Set a target to for nitrous oxide reductions in farming
Scottish Government should set a target of a 25% nitrous oxide reduction from farming by 2032 through a combination of more efficient use of bagged nitrogen, manures and slurries, an increase in the use of legumes, cover crops and intercropping, and the reduction of nitrogen use in the large areas of land being farmed for nature.
Nitrous oxide is an important greenhouse gas, and is about 300 times more powerful than carbon dioxide. Most nitrous oxide emissions from agriculture come from the interaction between reactive nitrogen and soil, with some coming from the way we store and handle animal manure and slurry. Currently more than half of bagged nitrogen is used on grassland. Better use of clover and more diverse leys can reduce the need for added nitrogen while improving soil and animal health.
Nutrient budgeting, yield mapping, crop monitoring, controlled release fertilisers and variable rate application all contribute to nitrogen use efficiency. Further uptake of these measures are expected to result in a cumulative reduction of 50% in nitrous oxide emissions by 2045.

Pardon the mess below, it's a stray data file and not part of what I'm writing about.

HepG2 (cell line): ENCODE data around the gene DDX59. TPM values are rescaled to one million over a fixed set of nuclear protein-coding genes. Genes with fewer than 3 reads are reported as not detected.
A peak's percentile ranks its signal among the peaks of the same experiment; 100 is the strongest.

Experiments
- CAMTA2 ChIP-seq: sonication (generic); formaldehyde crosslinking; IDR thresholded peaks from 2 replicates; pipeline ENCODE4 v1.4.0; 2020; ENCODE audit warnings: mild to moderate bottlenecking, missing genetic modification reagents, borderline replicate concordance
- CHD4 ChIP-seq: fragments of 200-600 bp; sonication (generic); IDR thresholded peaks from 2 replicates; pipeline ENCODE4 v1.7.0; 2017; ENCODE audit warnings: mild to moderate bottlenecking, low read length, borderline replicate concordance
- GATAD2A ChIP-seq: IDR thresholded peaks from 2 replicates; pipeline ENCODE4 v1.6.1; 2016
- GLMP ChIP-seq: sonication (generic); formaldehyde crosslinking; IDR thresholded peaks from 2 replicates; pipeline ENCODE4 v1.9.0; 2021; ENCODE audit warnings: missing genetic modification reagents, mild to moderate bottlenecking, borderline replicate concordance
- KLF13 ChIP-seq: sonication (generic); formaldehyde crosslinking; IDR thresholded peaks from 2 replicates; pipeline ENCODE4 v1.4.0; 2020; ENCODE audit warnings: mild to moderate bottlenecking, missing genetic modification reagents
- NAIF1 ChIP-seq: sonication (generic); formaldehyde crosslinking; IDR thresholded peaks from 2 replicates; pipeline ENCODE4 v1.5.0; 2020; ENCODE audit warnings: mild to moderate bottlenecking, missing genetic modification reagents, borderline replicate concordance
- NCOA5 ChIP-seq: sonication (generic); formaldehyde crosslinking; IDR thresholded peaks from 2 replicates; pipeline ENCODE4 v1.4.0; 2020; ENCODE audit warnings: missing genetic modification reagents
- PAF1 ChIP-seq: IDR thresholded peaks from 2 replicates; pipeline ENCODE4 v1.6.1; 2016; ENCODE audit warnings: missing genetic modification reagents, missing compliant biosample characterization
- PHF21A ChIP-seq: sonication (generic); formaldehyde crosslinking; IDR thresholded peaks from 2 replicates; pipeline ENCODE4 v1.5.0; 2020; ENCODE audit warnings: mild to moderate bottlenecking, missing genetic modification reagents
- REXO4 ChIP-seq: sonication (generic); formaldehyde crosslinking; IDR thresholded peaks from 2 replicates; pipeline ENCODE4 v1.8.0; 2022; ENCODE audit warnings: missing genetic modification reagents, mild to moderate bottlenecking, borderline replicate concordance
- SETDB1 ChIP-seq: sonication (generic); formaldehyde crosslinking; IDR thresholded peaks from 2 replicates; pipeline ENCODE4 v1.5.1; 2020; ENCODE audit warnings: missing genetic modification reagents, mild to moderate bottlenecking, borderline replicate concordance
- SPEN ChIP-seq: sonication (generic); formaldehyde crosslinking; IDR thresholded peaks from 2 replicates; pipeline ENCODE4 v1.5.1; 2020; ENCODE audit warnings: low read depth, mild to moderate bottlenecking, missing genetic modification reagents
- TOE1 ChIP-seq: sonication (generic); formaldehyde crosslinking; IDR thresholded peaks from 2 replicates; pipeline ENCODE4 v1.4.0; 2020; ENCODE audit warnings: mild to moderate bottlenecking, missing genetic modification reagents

A Nitrogen Levy, as proposed in the SCCS ‘Finance Climate Justice’ report, could add an extra incentive to reduce nitrogen use.263
There are other benefits. Better management of nitrogen in farming also leads to reduced ammonia emissions, which means less local ozone and fine particle air pollution, and less reactive nitrogen deposited with rain onto natural systems.264
For further information:
- Farming for 1.5: from here to 2045, 2021, https://www.farming1point5.org/reports
- Soil Carbon and Land Use in Scotland, ClimateXchange, 2018, https://www.climatexchange.org.uk/media/3046/soil-carbon-and-land-use-in-scotland.pdf
Financing Climate Justice – fiscal measures for climate action in a time of crisis, p.68, Stop Climate Chaos Scotland, 2022, https://www. stopclimatechaos.scot/wp-content/uploads/2022/09/FinancingClimateJustice_Report_ONLINE.pdf
Effects of net zero policies and climate change on air quality, the Royal Society, 2021, https://royalsociety.org/topics-policy/projects/airquality- climate-change/